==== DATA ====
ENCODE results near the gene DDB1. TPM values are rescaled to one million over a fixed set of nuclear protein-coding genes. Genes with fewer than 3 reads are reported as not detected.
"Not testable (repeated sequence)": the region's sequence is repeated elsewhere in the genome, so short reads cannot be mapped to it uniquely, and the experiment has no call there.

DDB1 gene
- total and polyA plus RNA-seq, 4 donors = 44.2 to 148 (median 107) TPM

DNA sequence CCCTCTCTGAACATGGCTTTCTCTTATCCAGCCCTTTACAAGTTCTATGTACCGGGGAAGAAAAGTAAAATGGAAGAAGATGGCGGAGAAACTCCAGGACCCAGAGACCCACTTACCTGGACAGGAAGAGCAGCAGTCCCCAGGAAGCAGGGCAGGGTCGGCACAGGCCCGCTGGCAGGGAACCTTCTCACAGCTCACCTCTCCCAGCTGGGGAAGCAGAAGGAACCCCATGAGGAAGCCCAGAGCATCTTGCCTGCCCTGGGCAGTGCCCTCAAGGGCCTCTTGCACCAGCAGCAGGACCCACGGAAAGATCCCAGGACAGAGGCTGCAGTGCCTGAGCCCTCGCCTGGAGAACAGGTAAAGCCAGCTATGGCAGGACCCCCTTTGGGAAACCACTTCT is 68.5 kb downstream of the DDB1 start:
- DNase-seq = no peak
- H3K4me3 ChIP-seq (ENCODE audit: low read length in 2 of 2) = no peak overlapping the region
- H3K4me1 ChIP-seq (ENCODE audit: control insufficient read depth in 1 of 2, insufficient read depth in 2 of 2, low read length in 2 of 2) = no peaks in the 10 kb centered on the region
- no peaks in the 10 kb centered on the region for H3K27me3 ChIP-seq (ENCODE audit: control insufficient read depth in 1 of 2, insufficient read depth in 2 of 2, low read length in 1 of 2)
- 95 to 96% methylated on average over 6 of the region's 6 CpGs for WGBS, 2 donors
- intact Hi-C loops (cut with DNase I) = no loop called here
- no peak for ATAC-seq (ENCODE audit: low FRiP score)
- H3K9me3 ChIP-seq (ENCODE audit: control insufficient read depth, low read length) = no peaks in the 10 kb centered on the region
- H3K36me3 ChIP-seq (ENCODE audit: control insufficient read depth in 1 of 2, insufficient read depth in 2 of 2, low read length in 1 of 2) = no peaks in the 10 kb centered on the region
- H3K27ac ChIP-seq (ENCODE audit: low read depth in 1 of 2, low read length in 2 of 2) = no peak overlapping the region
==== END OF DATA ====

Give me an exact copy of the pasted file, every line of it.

ENCODE results near the gene DDB1. TPM values are rescaled to one million over a fixed set of nuclear protein-coding genes. Genes with fewer than 3 reads are reported as not detected.
"Not testable (repeated sequence)": the region's sequence is repeated elsewhere in the genome, so short reads cannot be mapped to it uniquely, and the experiment has no call there.

DDB1 gene
- total and polyA plus RNA-seq, 4 donors = 44.2 to 148 (median 107) TPM

DNA sequence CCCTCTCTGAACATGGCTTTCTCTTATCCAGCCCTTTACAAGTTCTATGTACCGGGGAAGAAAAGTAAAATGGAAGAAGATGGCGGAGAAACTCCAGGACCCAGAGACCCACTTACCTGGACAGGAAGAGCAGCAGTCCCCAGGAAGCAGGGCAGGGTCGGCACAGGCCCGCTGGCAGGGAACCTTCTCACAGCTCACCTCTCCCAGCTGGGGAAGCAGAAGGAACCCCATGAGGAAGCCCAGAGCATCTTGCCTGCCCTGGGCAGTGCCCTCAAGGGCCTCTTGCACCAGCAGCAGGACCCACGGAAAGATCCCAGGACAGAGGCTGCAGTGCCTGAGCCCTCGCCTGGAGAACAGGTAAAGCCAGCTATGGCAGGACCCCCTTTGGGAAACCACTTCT is 68.5 kb downstream of the DDB1 start:
- DNase-seq = no peak
- H3K4me3 ChIP-seq (ENCODE audit: low read length in 2 of 2) = no peak overlapping the region
- H3K4me1 ChIP-seq (ENCODE audit: control insufficient read depth in 1 of 2, insufficient read depth in 2 of 2, low read length in 2 of 2) = no peaks in the 10 kb centered on the region
- no peaks in the 10 kb centered on the region for H3K27me3 ChIP-seq (ENCODE audit: control insufficient read depth in 1 of 2, insufficient read depth in 2 of 2, low read length in 1 of 2)
- 95 to 96% methylated on average over 6 of the region's 6 CpGs for WGBS, 2 donors
- intact Hi-C loops (cut with DNase I) = no loop called here
- no peak for ATAC-seq (ENCODE audit: low FRiP score)
- H3K9me3 ChIP-seq (ENCODE audit: control insufficient read depth, low read length) = no peaks in the 10 kb centered on the region
- H3K36me3 ChIP-seq (ENCODE audit: control insufficient read depth in 1 of 2, insufficient read depth in 2 of 2, low read length in 1 of 2) = no peaks in the 10 kb centered on the region
- H3K27ac ChIP-seq (ENCODE audit: low read depth in 1 of 2, low read length in 2 of 2) = no peak overlapping the region